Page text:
Finally, a really bright light fills the screen as it had done in the transition to the dead titans, slowly revealing a black dog figure with glowing pink eyes - the same colour pink as seen in the previous scenes. when something technological was occurring. The black dog has a diamond-shaped halo around its head. This is where stuff really starts to get surreal: The dog is sitting in the same shallow water that The Drifter and monster were fighting in. It turns its head to regard the distance whereupon four pillars rise from the water and, once they are raised, a fifth pillar bursts out of the water directly in front of The Drifter (who is now standing next to the dog) and the dog. The previous four pillars rose serenely out of the water without any obvious signs of mayhem but this may be because they are so far away that it can't be seen. However, the new, fifth pillar erupts with a spray of pink and an electronic blast similar to when the titans arose and the organic monster grew with the pink energy.

When the pillar is fully revealed, at its base lies a door which opens after a diamond engraving lights up with a pink light, signifying its unlocking. This door is flanked by two images of black dogs standing to attention with pink, glowing eyes.

"Open sesame!"

The dog then proceeds to casually walk inside and The Drifter follows as the screen fades to black. The Drifter then appears, struggling to break through some entangled, black, organic vine-like growth - similar to that observed as part of the black monster. Behind this mass is a glowing white light. As The Drifter tears the vines down, they regrow, slowly with a flash of pink light/energy.

With a sudden outburst, the shadowy shape of the diamond glows bright with white light, pushing the entangled vines back. With this new opening, The Drifter reaches out to the diamond but is pulled back as a pink-energy growth of the black vines pulls him to his knees. Fighting against the restraint, The Drifter continues to reach towards the diamond as the intensity of its light increases, continuing the thin-out the blackness all around him.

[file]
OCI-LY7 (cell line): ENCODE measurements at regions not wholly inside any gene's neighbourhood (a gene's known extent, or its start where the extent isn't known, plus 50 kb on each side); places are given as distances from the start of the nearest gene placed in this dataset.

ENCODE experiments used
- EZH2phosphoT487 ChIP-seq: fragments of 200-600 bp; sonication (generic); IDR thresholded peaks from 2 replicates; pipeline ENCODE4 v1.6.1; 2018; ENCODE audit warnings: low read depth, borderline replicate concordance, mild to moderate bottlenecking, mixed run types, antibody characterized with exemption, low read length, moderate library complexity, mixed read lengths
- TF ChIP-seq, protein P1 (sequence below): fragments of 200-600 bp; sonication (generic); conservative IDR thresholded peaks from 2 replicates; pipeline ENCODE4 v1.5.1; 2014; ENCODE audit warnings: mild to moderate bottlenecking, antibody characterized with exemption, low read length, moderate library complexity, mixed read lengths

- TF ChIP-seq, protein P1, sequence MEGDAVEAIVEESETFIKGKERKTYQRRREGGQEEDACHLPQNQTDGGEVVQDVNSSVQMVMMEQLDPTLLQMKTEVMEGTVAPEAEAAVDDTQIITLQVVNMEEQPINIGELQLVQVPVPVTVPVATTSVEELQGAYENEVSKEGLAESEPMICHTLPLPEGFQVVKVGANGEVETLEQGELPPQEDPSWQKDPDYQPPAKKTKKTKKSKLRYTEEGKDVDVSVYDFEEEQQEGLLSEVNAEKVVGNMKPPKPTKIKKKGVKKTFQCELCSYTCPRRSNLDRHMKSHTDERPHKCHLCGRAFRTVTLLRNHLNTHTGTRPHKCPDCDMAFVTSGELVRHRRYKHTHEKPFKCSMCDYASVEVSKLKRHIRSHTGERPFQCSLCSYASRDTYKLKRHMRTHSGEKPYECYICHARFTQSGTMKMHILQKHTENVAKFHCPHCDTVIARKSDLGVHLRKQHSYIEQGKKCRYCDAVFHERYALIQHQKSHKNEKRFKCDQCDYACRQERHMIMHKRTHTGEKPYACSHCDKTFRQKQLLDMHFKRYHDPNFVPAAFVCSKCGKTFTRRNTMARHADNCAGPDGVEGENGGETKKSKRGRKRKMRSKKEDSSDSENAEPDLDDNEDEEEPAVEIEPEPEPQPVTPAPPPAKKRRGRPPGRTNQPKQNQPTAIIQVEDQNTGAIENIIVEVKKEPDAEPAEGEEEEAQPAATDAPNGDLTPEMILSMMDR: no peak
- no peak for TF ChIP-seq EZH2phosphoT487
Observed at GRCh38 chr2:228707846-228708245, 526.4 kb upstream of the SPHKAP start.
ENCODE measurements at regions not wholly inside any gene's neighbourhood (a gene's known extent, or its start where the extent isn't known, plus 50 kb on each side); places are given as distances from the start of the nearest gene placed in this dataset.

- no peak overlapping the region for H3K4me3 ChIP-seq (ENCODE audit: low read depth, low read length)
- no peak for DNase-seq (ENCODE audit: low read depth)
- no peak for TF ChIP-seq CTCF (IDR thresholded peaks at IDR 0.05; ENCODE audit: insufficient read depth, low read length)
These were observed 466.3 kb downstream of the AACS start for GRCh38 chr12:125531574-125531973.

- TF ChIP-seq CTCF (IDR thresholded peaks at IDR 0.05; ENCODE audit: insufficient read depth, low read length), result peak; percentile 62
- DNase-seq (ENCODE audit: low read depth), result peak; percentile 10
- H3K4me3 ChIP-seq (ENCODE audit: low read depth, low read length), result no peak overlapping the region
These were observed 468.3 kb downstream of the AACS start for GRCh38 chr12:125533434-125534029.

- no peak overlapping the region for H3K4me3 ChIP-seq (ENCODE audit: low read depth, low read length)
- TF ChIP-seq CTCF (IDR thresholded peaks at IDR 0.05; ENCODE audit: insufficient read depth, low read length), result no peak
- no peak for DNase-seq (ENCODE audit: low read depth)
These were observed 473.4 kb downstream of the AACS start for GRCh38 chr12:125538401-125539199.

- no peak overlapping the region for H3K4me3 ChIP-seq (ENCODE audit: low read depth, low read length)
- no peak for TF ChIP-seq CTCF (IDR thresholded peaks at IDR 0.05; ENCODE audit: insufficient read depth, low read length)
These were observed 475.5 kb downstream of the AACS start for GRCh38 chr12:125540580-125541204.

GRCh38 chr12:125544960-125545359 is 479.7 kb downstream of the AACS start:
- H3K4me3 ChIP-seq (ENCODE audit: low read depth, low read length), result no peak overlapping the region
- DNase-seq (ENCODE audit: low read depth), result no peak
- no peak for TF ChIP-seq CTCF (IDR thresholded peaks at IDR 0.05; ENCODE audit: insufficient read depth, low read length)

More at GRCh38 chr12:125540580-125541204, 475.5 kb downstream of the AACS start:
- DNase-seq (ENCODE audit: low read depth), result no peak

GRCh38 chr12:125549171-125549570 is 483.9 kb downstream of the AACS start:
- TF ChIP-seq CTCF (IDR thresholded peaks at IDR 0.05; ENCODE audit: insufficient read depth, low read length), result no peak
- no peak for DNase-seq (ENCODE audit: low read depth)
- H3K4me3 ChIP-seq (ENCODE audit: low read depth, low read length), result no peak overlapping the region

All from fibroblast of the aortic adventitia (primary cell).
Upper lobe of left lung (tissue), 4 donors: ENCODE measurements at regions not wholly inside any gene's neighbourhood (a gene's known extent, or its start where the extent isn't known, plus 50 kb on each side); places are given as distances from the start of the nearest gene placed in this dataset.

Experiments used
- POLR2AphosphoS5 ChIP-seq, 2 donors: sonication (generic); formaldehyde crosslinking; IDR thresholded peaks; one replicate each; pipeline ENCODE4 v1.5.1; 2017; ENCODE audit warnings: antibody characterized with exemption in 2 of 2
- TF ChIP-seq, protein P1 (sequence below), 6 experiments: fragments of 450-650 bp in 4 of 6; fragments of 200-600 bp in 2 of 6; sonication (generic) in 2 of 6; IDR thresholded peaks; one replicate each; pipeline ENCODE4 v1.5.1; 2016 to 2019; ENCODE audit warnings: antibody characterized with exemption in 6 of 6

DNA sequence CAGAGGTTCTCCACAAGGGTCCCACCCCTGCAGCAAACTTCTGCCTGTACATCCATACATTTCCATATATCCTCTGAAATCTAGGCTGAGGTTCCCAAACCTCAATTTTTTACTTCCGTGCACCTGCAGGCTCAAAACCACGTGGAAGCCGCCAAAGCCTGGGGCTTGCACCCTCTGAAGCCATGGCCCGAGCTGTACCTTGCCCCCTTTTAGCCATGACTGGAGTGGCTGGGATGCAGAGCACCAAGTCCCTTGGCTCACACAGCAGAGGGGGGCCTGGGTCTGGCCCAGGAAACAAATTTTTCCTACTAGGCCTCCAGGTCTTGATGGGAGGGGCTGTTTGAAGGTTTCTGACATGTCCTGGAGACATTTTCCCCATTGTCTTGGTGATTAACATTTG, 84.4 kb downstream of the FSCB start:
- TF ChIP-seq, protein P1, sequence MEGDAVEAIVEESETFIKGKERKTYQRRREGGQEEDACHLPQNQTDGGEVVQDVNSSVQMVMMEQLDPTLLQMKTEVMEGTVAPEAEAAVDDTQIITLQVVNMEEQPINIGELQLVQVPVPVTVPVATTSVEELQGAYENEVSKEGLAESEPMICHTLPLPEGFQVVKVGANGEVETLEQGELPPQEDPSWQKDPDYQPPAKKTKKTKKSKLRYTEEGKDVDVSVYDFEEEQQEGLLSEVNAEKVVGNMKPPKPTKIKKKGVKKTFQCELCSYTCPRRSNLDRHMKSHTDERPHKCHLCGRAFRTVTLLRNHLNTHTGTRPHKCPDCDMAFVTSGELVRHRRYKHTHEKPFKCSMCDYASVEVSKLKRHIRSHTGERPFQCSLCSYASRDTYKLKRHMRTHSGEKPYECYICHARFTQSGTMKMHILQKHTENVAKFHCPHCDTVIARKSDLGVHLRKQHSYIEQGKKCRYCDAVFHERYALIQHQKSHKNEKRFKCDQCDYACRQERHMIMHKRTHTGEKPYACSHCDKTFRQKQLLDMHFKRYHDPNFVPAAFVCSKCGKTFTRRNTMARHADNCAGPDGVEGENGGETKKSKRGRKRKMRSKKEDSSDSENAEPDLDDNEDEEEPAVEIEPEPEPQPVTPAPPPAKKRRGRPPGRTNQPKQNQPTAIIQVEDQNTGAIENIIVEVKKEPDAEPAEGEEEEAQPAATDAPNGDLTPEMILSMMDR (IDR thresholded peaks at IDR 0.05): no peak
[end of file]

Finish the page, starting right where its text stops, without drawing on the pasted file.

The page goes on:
There is change in perspective during this sequence to a purely symbolic representation of what happens next: The diamond shape on a white background is transformed to the same shape in that 'evil' pink colour on a black background with a white inner diamond contained within the pink colour.

Our view switches back to the diamond in the 'real world' in front of the drifter - it is now pink in colour and emanating a pink light; feeding the blackness, allowing the vines to grow and consume the screen and The Drifter.

A never-ending conflict...

The perspective switches to that of the diamond - observing The Drifter's struggle. The Drifter rips and tears* at the black vines which re-grow with flashes of pink energy, getting closer to him and ensnaring him in their tangle. With each flash of pink energy growth, the screen briefly flickers with increasing static, returning to a redder and redder hue until our last image is of nothing.

*Zzz Zttt zzzzt.... zwuuuuuh*

The Drifter then awakes on the coastline near a camp fire located underneath a cubist form of stone sculpture. In the background is the sea and a lot of wreckage (e.g. a sword slashed through a building of some sort, standing on a rocky outcropping). Rain is hurling from the sky with what looks like sleet. The sculpture appears to be that of a four-eyed dog.

This is the beginning of the game as the player now takes control.

The imagery has been flowing thick and fast up until this point and it's difficult for a person to fully absorb it all on the first or even subsequent playthroughs.

In Summary:

What can be surmised from the game thus far is the following:

  • The world was at peace and entering a golden era
  • 'Pink' is 'bad' and corrupting
  • There was a signal or emanation caused by the creation of the AI
  • The titans arrived (through whatever means) as a result of the signal
  • A great war was fought, costing untold lives
  • The black entity with a pink diamond for a face, Judgement, came from the blue species
  • The people of the world fought back at Judgement, critically wounding it
  • Judgement corrupted the AI and fused itself into a cybernetic entity of some sort
  • The titans were defeated in the war
  • The AI shows the player how to get to itself by raising the four towers/columns
  • The AI is able to fight the corruption and Judgement but is not winning
  • Judgement is able to sever the connection between The Drifter and the AI

Next time we take a look at the lore within the gameplay...

*DOOM reference!